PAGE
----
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Do no-gun signs in MI carry the weight of law or not?

2AFriendly

Regular Member
Joined
Mar 28, 2014
Messages
76
Location
Midwest
Hello, we have been researching Michigan's laws pertaining to whether or not a no-gun sign carries the weight of law behind it. both handgunlaw.us and MCRGO say that it does, even though there is technically no law codifying it. This is because, as best as we can tell, 1) there are "pistol free zones" which are always marked by signs, and 2) state law makes you as a trespasser if you walk past "reasonable" notification like a no-gun sign.

We have made a note of this in our reciprocity guide http://2afriendly.com/2afriendly-reciprocity.php?s1=MI but want to be sure it's as accurate as possible.

Anyone have input in this?


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smellslikemichigan

Campaign Veteran
Joined
Jun 16, 2008
Messages
2,320
Location
Troy, Michigan, USA
michigan law does not address "no guns" signage. i've never heard of someone getting arrested for accidentally "not seeing" a sign. i've heard lawyers say that the only way they could charge you with a violation would be if they could prove that you were given "reasonable notice" that you were not welcome.
 

Gary Slider

Regular Member
Joined
Jun 25, 2006
Messages
69
Location
, ,
2AFriendly, www.handgunlaw.us has to go with what a practicing attorney who is also a board member of the Michigan Coalition For Responsible Gun Owners states. Below is what Handgunlaw.us has on the Michigan Page for Gun Signs. Like you I have had others tell me they have to ask you to leave first. As stated at the beginning I have to go with what a practicing attorney who is a member of a top notch gun rights group. Unless authorities in the Michigan would put it in writing or a court case would spell it out Handgunlaw.us will continue to list No Gun Signs in Michigan as having the force of law.

Frequently Asked Question From MCRGO
Michigan Coalition For Responsible Gun Owners.

Q: Is there a specific design for the no gun allowed sign? Does the law say where it has to be placed at a business, such as on the door or adjacent window leading into the business?

A: There are no specifications for "No Guns" or "No Weapons" signs in Michigan law. Under the law, there are two ways for a CPL holder to know that guns are not allowed in a specific location. The first is the list of "Pistol Free Zones" (often colloquially referred to as violent criminal empowerment zones) that we must all memorize, which is part of the CPL statute (Pistol Free Areas). The second is when the owner or lessor of any real property communicates to us that our guns are not welcome there. That communication must be reasonable in order to be effective. By reasonable, I don't mean polite. I mean that there is an effective means of communicating to us that we are not welcome so long as we are carrying our guns. This can be done with a sign, verbally, or in some kind of printed material. For instance, if there is a reasonably-sized and located sign in a retail establishment indicating that guns or weapons are not allowed, that would constitute reasonable notice. If an employee of the same establishment actually tells you that you may not carry on the premises, that would constitute reasonable notice. If your employer has an employee handbook or some kind of printed guidelines, and includes a prohibition on guns and/or weapons, that would constitute reasonable notice. If you choose to ignore any such reasonable notice, then you become a trespasser rather than a business invitee. Trespass can be punished as a crime and/or in civil court, and could affect your CPL licensing status.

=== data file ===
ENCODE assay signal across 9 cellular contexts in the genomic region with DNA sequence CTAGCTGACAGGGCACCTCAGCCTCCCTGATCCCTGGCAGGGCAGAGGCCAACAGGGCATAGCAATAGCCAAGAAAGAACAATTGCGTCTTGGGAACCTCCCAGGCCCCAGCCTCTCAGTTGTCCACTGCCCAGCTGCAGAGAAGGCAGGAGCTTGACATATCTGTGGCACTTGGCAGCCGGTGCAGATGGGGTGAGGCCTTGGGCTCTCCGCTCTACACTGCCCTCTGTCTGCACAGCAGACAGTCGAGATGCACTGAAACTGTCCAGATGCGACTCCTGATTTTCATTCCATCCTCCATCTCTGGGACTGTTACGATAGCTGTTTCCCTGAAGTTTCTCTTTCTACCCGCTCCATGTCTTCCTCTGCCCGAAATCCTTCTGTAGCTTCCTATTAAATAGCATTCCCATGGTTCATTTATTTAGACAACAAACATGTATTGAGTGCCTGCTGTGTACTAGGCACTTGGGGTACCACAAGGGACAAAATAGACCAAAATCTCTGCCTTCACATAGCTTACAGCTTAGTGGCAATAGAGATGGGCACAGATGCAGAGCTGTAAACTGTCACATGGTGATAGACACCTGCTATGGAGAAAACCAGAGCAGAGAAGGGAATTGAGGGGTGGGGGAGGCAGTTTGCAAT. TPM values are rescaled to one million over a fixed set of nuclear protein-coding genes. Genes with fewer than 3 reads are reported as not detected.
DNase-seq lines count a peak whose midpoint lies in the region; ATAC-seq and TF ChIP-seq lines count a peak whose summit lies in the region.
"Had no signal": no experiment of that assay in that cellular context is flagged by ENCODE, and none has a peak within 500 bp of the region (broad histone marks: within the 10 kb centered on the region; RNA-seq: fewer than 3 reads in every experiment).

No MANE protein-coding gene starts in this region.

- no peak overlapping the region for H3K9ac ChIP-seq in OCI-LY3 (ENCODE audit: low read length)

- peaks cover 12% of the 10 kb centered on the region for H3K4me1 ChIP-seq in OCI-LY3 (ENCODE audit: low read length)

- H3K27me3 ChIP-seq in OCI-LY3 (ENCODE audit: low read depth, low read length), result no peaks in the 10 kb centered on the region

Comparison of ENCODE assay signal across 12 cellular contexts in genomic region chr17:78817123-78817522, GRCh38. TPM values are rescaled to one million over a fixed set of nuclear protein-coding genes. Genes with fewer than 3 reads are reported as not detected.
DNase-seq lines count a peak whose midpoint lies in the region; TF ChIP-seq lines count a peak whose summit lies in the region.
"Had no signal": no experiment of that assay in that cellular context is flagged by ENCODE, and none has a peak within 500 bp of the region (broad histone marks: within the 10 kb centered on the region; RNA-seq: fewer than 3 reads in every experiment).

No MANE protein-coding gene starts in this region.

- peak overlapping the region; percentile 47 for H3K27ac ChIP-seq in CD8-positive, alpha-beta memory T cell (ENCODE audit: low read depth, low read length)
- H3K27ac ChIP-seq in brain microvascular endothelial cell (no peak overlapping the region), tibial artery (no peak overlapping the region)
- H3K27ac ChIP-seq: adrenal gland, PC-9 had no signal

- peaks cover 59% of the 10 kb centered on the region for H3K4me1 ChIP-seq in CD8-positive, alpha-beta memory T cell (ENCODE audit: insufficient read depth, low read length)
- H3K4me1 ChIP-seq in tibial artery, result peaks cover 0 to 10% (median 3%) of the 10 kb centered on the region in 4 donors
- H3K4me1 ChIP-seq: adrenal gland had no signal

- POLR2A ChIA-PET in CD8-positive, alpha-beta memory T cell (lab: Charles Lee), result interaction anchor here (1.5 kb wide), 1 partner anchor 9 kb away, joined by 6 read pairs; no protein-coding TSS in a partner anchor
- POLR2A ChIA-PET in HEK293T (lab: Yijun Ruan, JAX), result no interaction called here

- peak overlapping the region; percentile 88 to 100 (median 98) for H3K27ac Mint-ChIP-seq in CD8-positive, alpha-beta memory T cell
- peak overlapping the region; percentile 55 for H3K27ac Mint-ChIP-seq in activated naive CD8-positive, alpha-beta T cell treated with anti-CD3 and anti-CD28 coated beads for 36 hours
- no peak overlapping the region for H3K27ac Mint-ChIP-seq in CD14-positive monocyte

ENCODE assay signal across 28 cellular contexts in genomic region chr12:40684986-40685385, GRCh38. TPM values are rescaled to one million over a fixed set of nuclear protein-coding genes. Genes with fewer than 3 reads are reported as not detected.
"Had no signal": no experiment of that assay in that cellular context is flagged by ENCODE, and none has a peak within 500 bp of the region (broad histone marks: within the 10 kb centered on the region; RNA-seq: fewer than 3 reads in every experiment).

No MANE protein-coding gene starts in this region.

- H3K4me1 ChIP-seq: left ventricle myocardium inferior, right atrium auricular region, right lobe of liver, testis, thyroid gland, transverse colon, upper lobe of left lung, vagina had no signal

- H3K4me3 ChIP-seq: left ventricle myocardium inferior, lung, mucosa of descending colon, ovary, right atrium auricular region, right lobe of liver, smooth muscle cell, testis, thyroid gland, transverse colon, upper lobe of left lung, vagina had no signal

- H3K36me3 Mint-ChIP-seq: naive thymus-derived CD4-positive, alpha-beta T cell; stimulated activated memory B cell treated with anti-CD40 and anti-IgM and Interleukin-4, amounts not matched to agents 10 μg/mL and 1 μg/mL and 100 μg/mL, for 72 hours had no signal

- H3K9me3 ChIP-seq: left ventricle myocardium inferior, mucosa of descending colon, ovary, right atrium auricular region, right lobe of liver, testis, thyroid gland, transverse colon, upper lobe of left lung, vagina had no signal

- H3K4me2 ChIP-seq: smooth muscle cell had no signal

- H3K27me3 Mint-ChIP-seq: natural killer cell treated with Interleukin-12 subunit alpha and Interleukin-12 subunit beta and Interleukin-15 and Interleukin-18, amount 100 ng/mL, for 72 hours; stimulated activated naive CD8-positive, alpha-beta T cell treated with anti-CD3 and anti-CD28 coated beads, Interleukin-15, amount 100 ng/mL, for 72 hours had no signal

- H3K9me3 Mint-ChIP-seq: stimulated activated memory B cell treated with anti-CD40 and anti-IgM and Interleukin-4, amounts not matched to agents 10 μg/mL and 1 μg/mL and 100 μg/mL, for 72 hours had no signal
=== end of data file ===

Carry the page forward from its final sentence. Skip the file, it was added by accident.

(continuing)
Steve Dulan (www.StevenWDulan.com) is a member of the Board of Directors of the MCRGO and the MCRGO Foundation, and a member of the Board of Trustees of the MCRGO Foundation. He is an attorney in private practice in East Lansing and Adjunct Professor of firearms law at The Thomas M. Cooley Law School. as well as an Endowment Member of the NRA.
 

zigziggityzoo

Campaign Veteran
Joined
Nov 28, 2008
Messages
1,544
Location
Ann Arbor, Michigan, USA
Essentially, you have to be given reasonable notice to leave/not enter the premises while armed.

What's reasonable? the courts decide. We have a "reasonable man" standard in Michigan. Effectively - if a reasonable person should have seen and read the sign, then you have been reasonably notified.

If police are called to the scene, they USUALLY formally request you leave / fill out a "Trespass form" giving you formal notification. This gives them a rock-solid case in court. You can still be tried and convicted of trespassing without first having a trespass form filled out, however.

Until we have appeals court cases clearly defining what "reasonable notice" means with signs, they definitively DO NOT have force of law... unless they do. :)
 

zigziggityzoo

Campaign Veteran
Joined
Nov 28, 2008
Messages
1,544
Location
Ann Arbor, Michigan, USA
An example of what I would consider not-reasonable notice: a shopping mall with 25 rules, and rule 17 is "no firearms or weapons of any kind."

Does a reasonable person stand at the entrance and read 25 rules? I'd say no. So that notice alone would not be enough.

If, however, a security guard comes up to you at the mall and says, "Hey man! Rule 17 says no guns. Get out of here!" Then you've just been given that notice. Failure to leave at that point would get you trespassed.
 

2AFriendly

Regular Member
Joined
Mar 28, 2014
Messages
76
Location
Midwest
2AFriendly, www.handgunlaw.us has to go with what a practicing attorney who is also a board member of the Michigan Coalition For Responsible Gun Owners states. Below is what Handgunlaw.us has on the Michigan Page for Gun Signs. Like you I have had others tell me they have to ask you to leave first. As stated at the beginning I have to go with what a practicing attorney who is a member of a top notch gun rights group. Unless authorities in the Michigan would put it in writing or a court case would spell it out Handgunlaw.us will continue to list No Gun Signs in Michigan as having the force of law.